As compared to the prehistoric days of menu choices at ballpark concession stands, the food served today at most stadiums and arenas around the country unquestionably constitutes a major upgrade. At professional sporting events, for instance, the offerings are now more voluminous, tastier and healthier. (And yes, in many cases, more expensive. But at least they're an available alternative.)
That menu transformation, as a result, has shown us that when healthier food choices are offered, games do not have to be the exclusive domain of burgers, fries and ice cream – that there is a desire for healthier fare. And that idea – based on findings from a limited study by researchers from Cornell University and the University of Iowa – appears to extend to high school crowds, as well.
"Selling healthy foods at concession stands turns out to be a win-win," is the conclusion reached by co-author David Just, PhD, of Cornell University, of the recently released, self-described "pilot" study. "Students are more satisfied and the bottom line improves," a reference to the increased concession stand sales that occurred during the study.
The research team worked with a large high school in Muscatine, Iowa, which in tandem added eight new, healthy items to the concession stand that operated during sporting events. The research was conducted during the fall sports seasons over two consecutive years, starting in 2014. In the first year no new healthy snacks were added to the stand's menu; in the second year the eight new items were offered. All eight choices – which included "carrots, apples, a grilled chicken sandwich, and string cheese" – complied with the USDA's Smart Snacks guidelines.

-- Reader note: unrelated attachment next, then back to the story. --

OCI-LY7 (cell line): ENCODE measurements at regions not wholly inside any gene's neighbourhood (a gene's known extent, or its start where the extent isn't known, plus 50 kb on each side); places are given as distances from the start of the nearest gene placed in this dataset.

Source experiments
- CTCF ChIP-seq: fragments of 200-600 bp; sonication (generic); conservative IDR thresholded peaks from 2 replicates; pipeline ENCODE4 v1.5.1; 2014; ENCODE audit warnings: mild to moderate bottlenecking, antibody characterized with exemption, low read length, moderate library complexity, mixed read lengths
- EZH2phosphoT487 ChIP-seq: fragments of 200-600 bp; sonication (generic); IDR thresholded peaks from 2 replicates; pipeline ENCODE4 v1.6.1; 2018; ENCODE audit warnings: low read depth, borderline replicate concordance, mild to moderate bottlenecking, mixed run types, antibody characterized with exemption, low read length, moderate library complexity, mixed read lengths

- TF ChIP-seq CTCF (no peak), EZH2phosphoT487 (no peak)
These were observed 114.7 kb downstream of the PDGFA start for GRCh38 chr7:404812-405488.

The research showed that "an average of 77% of students purchased healthier foods when they were available and that revenue also increased when a variety of healthy items were available," according to the study's co-author Brian Wansink, PhD, Professor and Director of the Cornell Food and Brand Lab. What's more, overall concession stand sales increased 4 percent while the eight healthy snacks produced 9 percent of all sales.
In addition, healthier substitutions were made for other foods, and demand for them increased as well. The researchers reported that "the regular nacho cheese sauce was replaced with a no trans-fat variety and the popcorn was prepared with canola oil that has less saturated fat and no trans-fat compared to the coconut oil bars previously used," and even with the switch, "[s]ales of the modified nacho’s and popcorn increased by 8% despite the relatively healthier nature of the foods."
The study, titled "Healthy Concessions: High School Students' Responses to Healthy Concession Stand Changes" and published online Jan. 11 in the Journal of School Health, has its limitations, as noted by the authors. First, the information presented "reflects the results of a pilot study done in 1 large midwestern high school and may not reflect the experiences of students in all schools." In addition, the research included a survey component of 314 students, and the authors noted a difference "between self-reported purchases and sales data."
That said, the researchers believed the results were compelling and encouraging to both consumers of snacks and the those who operate concession stands.
"Adding healthy foods to traditionally less healthy food venues," they wrote, "is well received and profitable. Even students who did not place importance on having healthy food at the concession stand still purchased these healthier items. ... Students are, however, very price sensitive and cheap candy will continue to be a big seller as long as it is available. A price structure that increases the price of these items could be considered. Groups running food venues should be encouraged to add healthy options."